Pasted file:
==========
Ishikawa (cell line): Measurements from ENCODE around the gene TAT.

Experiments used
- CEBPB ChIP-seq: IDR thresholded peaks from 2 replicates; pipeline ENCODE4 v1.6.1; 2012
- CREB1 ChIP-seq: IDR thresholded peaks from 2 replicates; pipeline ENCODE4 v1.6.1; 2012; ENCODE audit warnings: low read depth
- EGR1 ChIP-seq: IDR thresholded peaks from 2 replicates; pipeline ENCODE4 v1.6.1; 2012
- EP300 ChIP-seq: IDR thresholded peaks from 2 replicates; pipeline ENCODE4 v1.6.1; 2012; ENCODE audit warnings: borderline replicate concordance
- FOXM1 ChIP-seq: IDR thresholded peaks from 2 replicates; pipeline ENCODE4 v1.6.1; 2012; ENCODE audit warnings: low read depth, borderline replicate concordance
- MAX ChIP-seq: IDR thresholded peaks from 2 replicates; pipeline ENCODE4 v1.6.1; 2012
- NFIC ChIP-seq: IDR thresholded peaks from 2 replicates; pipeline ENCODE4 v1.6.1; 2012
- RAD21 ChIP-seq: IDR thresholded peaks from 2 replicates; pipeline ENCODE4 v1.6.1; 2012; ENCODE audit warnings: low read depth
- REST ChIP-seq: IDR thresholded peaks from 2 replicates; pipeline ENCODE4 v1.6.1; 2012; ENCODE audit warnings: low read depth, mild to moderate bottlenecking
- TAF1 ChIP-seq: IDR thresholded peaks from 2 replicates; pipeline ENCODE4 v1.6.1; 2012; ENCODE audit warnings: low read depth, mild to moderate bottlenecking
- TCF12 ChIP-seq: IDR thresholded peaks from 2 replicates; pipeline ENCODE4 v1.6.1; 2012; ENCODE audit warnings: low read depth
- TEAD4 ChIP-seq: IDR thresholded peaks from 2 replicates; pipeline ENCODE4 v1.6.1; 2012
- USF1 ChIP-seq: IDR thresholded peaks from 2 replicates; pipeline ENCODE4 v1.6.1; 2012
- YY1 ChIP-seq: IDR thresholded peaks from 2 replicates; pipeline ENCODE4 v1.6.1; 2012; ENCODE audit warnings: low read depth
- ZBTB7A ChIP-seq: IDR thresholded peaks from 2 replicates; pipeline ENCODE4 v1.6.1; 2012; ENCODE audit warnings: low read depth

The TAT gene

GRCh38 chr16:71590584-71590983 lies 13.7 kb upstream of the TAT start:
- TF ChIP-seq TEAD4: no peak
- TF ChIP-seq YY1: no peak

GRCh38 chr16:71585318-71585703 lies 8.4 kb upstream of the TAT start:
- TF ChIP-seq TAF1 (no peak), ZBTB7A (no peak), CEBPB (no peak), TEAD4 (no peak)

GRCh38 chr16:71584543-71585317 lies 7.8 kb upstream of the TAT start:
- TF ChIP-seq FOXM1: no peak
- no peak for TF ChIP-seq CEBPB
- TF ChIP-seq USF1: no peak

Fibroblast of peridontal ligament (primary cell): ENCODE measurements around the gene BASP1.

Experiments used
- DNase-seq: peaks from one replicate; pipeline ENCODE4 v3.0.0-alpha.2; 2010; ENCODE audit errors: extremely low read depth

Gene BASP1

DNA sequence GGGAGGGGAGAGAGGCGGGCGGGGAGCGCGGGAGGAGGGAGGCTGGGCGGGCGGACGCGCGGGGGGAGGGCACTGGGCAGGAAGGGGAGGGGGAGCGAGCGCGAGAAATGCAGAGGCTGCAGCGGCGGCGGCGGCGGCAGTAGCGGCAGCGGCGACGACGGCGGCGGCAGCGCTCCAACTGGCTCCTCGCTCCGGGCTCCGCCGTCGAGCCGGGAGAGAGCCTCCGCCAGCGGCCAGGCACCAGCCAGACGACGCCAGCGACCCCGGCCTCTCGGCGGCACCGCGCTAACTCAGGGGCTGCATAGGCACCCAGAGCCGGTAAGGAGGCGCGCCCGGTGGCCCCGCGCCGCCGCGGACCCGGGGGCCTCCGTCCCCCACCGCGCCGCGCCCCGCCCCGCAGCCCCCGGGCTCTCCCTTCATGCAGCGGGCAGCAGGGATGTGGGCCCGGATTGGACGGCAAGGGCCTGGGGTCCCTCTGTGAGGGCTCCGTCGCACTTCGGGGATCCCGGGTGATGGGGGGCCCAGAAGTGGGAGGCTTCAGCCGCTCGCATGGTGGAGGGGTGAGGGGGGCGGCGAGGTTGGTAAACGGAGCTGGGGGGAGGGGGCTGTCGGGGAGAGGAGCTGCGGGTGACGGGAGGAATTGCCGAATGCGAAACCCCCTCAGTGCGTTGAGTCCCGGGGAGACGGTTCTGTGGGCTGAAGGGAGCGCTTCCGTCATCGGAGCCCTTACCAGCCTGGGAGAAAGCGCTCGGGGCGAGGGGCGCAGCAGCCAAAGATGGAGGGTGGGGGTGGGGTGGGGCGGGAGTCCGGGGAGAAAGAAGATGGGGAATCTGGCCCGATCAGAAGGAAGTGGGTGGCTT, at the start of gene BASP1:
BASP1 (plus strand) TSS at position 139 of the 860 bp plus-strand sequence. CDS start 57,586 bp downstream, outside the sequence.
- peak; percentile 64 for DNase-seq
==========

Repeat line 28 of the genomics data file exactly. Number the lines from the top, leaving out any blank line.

Fibroblast of peridontal ligament (primary cell): ENCODE measurements around the gene BASP1.